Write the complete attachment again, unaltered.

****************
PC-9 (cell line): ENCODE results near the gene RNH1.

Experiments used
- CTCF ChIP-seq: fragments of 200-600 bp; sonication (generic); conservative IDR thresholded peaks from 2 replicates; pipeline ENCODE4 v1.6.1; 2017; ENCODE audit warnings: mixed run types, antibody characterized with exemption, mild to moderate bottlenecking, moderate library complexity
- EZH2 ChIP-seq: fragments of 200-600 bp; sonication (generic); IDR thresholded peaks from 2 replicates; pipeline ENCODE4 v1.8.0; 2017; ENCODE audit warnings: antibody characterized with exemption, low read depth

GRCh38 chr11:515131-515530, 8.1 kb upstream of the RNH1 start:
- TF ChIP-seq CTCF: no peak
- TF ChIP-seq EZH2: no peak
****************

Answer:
PC-9 (cell line): ENCODE results near the gene RNH1.

Experiments used
- CTCF ChIP-seq: fragments of 200-600 bp; sonication (generic); conservative IDR thresholded peaks from 2 replicates; pipeline ENCODE4 v1.6.1; 2017; ENCODE audit warnings: mixed run types, antibody characterized with exemption, mild to moderate bottlenecking, moderate library complexity
- EZH2 ChIP-seq: fragments of 200-600 bp; sonication (generic); IDR thresholded peaks from 2 replicates; pipeline ENCODE4 v1.8.0; 2017; ENCODE audit warnings: antibody characterized with exemption, low read depth

GRCh38 chr11:515131-515530, 8.1 kb upstream of the RNH1 start:
- TF ChIP-seq CTCF: no peak
- TF ChIP-seq EZH2: no peak